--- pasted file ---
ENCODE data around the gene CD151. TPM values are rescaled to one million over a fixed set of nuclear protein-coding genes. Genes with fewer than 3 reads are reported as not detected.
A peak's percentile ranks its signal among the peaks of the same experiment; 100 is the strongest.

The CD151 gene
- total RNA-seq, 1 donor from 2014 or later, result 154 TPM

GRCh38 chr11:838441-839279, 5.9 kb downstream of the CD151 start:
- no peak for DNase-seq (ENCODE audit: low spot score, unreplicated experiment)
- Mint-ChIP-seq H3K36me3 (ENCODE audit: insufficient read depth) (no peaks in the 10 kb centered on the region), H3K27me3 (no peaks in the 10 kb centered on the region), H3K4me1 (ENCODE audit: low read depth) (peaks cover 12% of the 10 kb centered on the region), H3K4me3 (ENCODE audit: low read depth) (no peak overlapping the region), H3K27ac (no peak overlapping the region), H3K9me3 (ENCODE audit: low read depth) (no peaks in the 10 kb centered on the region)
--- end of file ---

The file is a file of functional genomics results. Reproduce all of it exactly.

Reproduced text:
ENCODE data around the gene CD151. TPM values are rescaled to one million over a fixed set of nuclear protein-coding genes. Genes with fewer than 3 reads are reported as not detected.
A peak's percentile ranks its signal among the peaks of the same experiment; 100 is the strongest.

The CD151 gene
- total RNA-seq, 1 donor from 2014 or later, result 154 TPM

GRCh38 chr11:838441-839279, 5.9 kb downstream of the CD151 start:
- no peak for DNase-seq (ENCODE audit: low spot score, unreplicated experiment)
- Mint-ChIP-seq H3K36me3 (ENCODE audit: insufficient read depth) (no peaks in the 10 kb centered on the region), H3K27me3 (no peaks in the 10 kb centered on the region), H3K4me1 (ENCODE audit: low read depth) (peaks cover 12% of the 10 kb centered on the region), H3K4me3 (ENCODE audit: low read depth) (no peak overlapping the region), H3K27ac (no peak overlapping the region), H3K9me3 (ENCODE audit: low read depth) (no peaks in the 10 kb centered on the region)